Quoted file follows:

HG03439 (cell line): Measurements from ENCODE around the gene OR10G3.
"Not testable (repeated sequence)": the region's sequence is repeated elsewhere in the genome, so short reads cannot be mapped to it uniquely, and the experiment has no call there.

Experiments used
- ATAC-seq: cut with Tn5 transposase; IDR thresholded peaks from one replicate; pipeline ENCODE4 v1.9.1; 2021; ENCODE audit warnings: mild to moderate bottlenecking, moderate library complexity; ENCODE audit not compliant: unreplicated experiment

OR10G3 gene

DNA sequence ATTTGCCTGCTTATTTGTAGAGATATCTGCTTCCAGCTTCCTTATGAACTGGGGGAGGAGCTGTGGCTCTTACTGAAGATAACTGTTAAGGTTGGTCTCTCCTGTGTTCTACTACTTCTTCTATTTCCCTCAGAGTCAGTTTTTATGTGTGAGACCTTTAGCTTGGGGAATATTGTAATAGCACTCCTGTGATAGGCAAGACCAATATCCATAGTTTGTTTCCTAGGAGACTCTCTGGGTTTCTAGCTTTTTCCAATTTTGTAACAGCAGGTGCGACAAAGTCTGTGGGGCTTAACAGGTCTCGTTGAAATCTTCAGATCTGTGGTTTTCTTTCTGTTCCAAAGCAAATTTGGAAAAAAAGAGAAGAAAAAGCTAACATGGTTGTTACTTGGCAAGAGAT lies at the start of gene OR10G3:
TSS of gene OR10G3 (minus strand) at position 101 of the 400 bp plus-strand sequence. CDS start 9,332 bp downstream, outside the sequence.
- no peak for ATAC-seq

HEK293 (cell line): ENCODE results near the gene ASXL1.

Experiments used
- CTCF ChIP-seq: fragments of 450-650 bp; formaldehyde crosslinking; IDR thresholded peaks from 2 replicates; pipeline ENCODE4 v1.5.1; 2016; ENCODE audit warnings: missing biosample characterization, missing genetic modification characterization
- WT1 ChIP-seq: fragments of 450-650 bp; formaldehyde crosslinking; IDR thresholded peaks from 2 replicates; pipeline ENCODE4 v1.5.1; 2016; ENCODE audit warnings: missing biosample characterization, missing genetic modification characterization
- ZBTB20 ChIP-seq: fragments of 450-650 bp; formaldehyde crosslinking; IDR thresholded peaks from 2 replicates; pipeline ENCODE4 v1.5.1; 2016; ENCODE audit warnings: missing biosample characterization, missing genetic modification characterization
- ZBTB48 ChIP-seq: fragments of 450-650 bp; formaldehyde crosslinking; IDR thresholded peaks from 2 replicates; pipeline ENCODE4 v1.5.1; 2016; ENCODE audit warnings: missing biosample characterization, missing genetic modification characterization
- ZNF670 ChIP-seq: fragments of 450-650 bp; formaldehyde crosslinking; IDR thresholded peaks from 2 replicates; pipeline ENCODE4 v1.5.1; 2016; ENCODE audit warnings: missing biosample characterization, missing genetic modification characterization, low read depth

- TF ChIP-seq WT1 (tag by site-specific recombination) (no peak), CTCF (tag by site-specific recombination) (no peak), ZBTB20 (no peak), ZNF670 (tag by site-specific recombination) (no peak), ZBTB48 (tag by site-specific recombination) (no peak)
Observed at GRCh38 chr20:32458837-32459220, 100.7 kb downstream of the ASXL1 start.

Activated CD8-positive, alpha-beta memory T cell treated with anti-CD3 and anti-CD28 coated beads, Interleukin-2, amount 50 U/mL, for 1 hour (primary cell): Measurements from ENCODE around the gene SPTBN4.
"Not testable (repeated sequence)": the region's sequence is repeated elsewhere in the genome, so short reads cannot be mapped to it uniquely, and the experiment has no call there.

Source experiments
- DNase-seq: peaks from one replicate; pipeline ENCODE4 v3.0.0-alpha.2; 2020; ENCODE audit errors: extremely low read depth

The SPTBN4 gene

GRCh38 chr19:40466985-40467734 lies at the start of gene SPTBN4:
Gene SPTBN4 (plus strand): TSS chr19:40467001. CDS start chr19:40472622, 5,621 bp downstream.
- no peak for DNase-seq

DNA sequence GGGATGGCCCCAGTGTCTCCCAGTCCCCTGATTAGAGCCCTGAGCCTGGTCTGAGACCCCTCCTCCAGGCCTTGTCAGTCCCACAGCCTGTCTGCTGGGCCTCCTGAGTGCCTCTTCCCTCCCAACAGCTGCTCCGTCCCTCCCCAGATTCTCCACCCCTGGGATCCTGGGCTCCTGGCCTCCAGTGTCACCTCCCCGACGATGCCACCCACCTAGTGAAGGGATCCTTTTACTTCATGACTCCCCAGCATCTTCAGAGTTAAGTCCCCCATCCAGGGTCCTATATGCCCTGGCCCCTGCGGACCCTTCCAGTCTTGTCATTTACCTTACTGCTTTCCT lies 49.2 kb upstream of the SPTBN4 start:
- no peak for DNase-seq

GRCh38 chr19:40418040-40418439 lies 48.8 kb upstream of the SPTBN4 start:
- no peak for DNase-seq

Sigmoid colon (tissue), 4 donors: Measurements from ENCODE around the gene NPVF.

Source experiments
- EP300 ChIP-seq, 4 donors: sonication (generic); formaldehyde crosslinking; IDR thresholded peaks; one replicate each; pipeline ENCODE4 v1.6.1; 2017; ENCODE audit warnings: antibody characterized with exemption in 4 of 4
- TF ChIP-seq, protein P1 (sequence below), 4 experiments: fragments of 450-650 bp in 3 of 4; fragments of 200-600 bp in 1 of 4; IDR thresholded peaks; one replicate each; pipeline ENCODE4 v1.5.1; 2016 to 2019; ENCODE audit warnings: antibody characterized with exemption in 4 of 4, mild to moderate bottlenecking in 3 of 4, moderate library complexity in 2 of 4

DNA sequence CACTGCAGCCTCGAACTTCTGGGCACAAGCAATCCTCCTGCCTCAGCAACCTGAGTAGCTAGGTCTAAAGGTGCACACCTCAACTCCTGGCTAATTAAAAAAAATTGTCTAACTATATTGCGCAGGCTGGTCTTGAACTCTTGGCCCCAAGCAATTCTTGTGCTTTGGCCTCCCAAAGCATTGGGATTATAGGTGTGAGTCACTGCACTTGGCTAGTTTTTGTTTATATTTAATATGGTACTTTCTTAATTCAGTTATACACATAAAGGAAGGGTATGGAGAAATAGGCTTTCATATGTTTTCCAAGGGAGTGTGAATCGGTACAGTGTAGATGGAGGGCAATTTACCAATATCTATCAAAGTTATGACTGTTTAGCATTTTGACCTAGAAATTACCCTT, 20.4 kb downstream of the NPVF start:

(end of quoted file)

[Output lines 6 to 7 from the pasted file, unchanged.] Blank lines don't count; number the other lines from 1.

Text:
DNA sequence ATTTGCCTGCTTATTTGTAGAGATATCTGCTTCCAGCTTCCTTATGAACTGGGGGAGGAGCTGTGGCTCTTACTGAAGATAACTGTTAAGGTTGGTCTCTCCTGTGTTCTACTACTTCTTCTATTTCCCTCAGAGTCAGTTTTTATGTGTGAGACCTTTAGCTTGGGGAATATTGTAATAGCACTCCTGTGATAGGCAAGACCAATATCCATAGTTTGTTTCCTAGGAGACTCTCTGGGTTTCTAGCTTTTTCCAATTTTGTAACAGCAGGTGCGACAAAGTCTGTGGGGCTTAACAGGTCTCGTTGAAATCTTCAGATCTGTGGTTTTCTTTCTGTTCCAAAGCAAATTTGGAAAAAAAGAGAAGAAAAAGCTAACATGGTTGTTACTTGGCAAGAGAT lies at the start of gene OR10G3:
TSS of gene OR10G3 (minus strand) at position 101 of the 400 bp plus-strand sequence. CDS start 9,332 bp downstream, outside the sequence.